The ACLU has written a strong letter to James Cole, the second in command at the Department of Justice (DOJ), demanding he do more to correct a grave injustice: the continued imprisonment of people convicted of a crime they did not commit. The ACLU points out that DOJ lawyers know many are “legally innocent” but they have done little to find and notify them and have set roadblocks up to stop them from gaining their freedom.
As this article explains:
The legal issue is complicated, and mostly confined to one state: Federal law bans people from possessing a gun if they have previously been convicted of a crime that could have put them in prison for more than a year. In North Carolina, state law sets the maximum punishment for a crime based in part on the criminal record of whoever committed it, meaning some people committing such crimes as possessing cocaine face sentences of more than a year, while those with shorter records face only a few months.The ACLU estimates there are 3,000 people in federal prison who are either legally innocent or whose sentences were improperly increased by judges who got the law wrong.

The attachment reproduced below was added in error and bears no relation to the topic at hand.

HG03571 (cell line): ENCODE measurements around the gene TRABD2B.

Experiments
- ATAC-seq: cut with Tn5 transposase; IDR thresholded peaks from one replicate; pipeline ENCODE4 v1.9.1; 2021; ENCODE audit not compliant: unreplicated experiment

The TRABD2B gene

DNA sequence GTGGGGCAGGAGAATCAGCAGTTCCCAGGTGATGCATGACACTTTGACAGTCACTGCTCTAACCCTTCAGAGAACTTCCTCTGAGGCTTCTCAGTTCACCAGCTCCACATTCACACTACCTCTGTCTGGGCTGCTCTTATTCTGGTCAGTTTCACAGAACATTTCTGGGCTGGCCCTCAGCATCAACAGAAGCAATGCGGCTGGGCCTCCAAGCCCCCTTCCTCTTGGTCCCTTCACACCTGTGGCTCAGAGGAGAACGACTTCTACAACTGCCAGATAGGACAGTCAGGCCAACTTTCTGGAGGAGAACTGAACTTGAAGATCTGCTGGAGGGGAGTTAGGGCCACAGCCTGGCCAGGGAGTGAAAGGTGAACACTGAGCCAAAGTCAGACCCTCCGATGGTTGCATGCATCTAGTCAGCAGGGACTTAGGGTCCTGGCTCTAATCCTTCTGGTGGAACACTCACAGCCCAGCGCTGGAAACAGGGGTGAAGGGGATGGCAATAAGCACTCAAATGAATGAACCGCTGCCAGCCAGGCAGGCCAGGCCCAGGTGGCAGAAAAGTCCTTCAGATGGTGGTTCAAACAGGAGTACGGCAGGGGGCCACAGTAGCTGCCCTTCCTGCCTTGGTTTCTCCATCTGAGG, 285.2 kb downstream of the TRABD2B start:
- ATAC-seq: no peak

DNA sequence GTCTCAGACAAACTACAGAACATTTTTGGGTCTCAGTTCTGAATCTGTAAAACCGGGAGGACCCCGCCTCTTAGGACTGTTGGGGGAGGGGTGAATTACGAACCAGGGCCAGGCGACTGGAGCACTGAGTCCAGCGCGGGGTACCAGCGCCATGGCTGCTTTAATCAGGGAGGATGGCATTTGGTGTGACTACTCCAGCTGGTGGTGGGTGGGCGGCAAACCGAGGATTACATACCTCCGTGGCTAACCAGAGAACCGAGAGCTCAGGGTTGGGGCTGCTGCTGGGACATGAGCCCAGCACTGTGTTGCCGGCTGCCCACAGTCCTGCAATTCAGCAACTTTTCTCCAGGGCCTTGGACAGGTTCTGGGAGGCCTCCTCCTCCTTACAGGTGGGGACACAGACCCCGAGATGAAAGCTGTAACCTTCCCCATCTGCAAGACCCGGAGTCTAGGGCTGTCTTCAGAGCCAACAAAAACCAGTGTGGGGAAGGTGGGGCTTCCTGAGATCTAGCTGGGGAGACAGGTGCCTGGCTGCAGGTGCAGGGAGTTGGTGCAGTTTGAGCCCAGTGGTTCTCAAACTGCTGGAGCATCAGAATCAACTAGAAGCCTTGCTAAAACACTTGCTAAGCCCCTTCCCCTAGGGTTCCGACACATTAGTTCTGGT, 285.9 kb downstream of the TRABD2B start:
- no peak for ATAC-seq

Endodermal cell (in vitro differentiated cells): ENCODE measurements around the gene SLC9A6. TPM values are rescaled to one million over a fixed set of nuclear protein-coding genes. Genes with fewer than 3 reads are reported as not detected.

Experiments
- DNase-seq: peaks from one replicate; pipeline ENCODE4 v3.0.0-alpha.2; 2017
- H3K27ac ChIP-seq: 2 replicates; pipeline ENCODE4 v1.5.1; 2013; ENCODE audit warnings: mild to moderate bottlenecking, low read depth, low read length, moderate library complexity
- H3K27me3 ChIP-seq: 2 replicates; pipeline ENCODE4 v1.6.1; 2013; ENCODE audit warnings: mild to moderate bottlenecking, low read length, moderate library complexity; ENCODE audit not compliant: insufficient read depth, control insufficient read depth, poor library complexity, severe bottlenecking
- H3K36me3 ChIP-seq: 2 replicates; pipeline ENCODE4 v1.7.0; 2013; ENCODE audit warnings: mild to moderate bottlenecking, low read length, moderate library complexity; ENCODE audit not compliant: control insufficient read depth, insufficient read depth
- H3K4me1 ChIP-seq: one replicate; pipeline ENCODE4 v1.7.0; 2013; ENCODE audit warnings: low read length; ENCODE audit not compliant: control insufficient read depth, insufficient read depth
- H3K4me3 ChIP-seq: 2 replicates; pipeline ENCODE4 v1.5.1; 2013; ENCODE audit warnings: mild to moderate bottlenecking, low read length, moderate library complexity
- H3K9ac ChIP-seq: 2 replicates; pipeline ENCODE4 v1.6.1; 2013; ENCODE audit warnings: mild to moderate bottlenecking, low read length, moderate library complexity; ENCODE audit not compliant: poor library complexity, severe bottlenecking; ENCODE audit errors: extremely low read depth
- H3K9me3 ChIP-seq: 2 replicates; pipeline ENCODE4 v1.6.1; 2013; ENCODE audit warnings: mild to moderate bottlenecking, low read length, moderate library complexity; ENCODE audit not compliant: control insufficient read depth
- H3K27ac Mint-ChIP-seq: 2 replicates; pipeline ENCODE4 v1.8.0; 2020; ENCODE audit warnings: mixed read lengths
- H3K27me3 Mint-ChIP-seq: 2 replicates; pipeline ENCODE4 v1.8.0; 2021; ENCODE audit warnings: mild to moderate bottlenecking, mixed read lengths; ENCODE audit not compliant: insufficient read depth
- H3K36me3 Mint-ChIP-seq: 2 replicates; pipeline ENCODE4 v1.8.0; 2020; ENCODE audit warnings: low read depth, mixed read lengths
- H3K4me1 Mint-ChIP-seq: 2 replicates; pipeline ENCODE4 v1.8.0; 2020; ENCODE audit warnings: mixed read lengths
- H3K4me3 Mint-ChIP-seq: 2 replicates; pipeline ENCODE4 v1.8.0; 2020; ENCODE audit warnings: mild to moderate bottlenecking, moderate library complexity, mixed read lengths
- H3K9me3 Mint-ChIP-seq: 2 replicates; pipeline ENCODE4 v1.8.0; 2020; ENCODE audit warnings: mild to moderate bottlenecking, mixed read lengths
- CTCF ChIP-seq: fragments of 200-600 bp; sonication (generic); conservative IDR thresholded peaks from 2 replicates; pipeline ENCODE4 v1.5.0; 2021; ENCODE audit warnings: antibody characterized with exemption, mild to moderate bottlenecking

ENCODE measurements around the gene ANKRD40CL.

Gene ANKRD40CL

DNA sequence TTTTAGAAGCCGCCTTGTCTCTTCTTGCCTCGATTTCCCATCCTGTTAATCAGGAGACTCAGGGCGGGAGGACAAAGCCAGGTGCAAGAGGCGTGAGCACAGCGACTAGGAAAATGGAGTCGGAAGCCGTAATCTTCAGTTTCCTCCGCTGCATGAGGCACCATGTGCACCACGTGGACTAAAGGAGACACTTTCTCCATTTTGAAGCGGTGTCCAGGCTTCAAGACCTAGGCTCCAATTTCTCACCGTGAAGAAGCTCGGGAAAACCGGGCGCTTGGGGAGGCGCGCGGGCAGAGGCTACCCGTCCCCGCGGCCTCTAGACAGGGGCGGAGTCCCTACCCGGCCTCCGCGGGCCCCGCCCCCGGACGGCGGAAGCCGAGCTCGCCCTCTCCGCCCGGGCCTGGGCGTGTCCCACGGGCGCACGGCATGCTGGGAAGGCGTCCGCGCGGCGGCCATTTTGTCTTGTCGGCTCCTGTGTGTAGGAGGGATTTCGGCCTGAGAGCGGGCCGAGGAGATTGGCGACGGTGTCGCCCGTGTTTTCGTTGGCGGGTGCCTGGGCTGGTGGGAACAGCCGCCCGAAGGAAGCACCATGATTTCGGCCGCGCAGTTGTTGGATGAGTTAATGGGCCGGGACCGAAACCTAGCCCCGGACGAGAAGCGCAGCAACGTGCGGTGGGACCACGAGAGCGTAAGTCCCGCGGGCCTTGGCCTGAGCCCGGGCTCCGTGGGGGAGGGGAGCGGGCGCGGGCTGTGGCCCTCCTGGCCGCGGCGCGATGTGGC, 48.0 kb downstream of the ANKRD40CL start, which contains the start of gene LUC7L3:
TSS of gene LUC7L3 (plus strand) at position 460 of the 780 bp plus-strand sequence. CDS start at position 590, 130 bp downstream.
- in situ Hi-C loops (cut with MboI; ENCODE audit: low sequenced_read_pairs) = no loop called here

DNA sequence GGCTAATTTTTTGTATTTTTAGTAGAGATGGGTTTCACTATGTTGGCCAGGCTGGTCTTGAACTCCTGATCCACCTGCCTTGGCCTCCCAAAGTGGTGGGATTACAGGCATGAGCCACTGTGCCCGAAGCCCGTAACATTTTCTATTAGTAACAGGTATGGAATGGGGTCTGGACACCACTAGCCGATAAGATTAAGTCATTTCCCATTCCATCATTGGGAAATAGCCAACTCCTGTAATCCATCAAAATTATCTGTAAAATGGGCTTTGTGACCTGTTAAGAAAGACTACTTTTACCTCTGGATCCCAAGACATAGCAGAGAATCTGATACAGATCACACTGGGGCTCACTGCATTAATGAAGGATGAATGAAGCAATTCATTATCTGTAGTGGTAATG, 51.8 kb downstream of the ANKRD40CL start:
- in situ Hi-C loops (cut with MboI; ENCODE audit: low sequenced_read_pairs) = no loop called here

For years, federal courts there said that didn't matter. If someone with a long record could have gone to prison for more than a year, then all who had committed that crime are felons and cannot legally have a gun.
But last year, the 4th Circuit Court of Appeals said judges had been getting the law wrong. Only people who could have faced more than a year in prison for their crimes qualify as felons. Its decision meant tens of thousands of low-level state offenders should not have been prohibited from having guns.
A looming one year deadline for relief (a deadline the DOJ can choose to ignore) makes this request and the DOJ’s swift action doubly important.
We applaud the ACLU for telling the DOJ to do the right thing!
Vice President and General Counsel